Despite increased discussion of sustainability in agriculture, the common narrative that we need to drastically increase food production is seldom challenged in agricultural circles, according to the researchers. This is partly because definitions of sustainability vary widely, ranging from not “increasing agriculture’s environmental footprint” to achieving “major reductions in environmental impact.”

The researchers present hard data and quantitative goals to help clear up this confusion. For global greenhouse gas emissions and nutrient pollution in the Mississippi River Basin, the data show that agriculture’s environmental performance is going in the wrong direction, with aggregate impacts steadily increasing. Science-based goals indicate that these impacts must fall sharply over the coming decades to avoid the worst impacts of climate change and reduce the size of the “dead zone” in the Gulf of Mexico.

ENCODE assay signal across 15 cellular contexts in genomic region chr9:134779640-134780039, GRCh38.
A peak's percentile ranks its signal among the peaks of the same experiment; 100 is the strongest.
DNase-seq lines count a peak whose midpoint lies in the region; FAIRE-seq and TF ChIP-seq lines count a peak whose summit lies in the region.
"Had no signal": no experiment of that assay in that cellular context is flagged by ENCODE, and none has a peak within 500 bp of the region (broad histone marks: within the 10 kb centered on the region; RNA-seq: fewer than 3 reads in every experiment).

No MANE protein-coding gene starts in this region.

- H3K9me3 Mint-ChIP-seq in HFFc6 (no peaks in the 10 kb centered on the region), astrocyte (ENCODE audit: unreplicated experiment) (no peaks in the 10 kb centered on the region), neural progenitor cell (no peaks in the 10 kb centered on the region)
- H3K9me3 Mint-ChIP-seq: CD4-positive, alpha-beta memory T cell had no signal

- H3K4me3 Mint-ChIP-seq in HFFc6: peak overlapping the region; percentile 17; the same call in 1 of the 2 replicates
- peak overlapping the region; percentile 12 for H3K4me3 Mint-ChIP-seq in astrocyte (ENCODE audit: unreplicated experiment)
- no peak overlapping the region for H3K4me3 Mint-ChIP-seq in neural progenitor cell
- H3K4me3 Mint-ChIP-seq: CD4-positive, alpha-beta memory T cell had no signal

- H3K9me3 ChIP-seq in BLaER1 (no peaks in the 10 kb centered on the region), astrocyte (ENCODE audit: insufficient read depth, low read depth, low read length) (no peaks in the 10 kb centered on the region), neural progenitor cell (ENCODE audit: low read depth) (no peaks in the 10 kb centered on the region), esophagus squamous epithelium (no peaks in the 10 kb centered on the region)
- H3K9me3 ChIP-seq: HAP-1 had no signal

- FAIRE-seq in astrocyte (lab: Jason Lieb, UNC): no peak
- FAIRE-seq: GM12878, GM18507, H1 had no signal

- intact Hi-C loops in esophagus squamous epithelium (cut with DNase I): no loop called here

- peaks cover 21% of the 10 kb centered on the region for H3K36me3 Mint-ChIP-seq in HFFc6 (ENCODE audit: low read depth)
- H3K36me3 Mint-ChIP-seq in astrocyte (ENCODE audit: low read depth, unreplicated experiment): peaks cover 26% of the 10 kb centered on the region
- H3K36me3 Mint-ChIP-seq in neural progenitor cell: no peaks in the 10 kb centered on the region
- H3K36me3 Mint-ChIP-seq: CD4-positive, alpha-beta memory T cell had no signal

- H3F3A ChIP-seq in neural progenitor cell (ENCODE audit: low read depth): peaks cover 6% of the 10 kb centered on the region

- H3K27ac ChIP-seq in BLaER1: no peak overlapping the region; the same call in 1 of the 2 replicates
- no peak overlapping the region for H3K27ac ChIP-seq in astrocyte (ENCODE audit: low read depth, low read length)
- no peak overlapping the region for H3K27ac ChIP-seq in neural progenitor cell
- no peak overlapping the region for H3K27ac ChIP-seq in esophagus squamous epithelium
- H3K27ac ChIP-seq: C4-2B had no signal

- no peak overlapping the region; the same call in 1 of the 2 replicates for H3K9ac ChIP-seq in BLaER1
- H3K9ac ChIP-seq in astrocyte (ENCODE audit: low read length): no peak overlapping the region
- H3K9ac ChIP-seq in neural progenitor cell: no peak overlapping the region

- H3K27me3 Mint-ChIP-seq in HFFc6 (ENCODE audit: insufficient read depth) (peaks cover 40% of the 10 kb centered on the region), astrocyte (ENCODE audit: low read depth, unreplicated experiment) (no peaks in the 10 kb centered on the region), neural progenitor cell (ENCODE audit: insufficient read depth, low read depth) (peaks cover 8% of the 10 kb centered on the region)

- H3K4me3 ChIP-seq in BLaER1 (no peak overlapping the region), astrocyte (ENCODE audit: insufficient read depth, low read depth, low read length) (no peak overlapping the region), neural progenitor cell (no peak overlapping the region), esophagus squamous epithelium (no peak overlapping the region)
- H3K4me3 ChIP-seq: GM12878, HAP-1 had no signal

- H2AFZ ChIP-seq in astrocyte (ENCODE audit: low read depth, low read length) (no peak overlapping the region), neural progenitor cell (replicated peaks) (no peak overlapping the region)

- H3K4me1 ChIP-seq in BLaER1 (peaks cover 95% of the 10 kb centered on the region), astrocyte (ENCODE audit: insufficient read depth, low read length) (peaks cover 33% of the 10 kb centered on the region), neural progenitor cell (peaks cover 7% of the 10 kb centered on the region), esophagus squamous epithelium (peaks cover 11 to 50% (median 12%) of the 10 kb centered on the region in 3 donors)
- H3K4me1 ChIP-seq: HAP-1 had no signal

The authors argue for research and policy efforts to help identify production methods that can meet growing global food demand while also hitting sustainability targets.

“Even with lower demand projections, growing enough food while protecting the environment will be a daunting challenge,” Hunter said. “We call on researchers, policymakers and farmers to embrace this recalibrated vision of the future of agriculture and start working toward these goals.”

Also contributing to the research were Richard Smith, associate professor, and Lesley Atwood, doctoral degree candidate, both in the Department of Natural Resources and the Environment, University of New Hampshire, Durham; and Meagan Schipanski, assistant professor, Department of Soil and Crop Sciences, Colorado State University, Fort Collins.

The National Science Foundation and the U.S. Department of Agriculture’s National Institute of Food and Agriculture supported this work.